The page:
Interface Sofia. However, I do not think that what I have described is fully accurate and I would like to show that “behind the screen” something is going on, and what is happening is “interaction” again: Interface Sofia = the Interaction Sofia. One could easily object: is not Sofia really only the central (capital) place for irradiation, a huge screen. After all, we do not have any control whatsoever over the image of the city, we are simply witnesses of the new architecture, of the increasing amount of advertisements, of the odd understanding of hygiene... This is obviously the case but I would like to peek behind the obvious, behind the image and to describe the interaction which I have noticed.

The interaction Sofia. Which is this interaction? Where is it?
Although this is not the subject of my study, I will provide at least two answers. The first will refer to the interaction between the past and the future, between two advertising worlds (part one). The second answer will elaborate on the interaction between advertising and people (part two). This is the other perspective on these two stories.

Part one
The façade and the image

The story. Perhaps sometime in the 1970s on the façade of a building on Georgi Dimitrov Boulevard (close to No 13) an unusual illuminated sign is placed: Bulgarian state cinematography, Cinefication Head Office – See the new films. 10 or 15 later years on the sign's lights do not work any more and the building needs some renovation. After another 5 years this image will stay there forgotten. Unnecessary, visible and forgotten.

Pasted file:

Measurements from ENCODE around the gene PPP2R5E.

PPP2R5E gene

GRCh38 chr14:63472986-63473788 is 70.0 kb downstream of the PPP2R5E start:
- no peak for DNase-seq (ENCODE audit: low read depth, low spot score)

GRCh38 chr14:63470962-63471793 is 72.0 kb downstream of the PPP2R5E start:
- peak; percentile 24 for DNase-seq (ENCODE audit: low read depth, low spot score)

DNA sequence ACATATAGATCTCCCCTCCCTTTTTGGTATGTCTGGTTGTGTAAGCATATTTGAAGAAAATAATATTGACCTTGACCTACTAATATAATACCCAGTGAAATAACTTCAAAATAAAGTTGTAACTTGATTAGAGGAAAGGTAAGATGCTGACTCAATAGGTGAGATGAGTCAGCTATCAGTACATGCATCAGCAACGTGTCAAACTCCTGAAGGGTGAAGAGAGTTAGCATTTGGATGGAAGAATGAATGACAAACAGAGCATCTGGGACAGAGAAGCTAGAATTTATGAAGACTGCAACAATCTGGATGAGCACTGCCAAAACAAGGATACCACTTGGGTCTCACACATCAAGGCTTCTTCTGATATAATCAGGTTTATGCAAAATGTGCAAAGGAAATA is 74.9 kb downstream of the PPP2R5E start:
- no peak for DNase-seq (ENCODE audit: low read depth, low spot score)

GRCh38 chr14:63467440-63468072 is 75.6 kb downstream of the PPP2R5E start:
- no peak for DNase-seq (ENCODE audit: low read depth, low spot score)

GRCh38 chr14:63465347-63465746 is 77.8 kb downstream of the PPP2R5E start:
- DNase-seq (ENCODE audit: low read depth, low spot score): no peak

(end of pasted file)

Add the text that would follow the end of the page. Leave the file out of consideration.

It is only after the year 2000 that the sign disappears completely. But another one appears in its place: The world's best-selling lollipops – Chupa Chups. It does not have lights but it is colourful ... and lit up. The place is the same yet it is different. The advertisement already encompasses the neighbouring part of the building (the area is twice as large), but it is not seen any better (instead of Lenin's monument, there is the statue of St Sophia and some new business building). The address is different too – Maria Louisa Boulevard (next to No 13).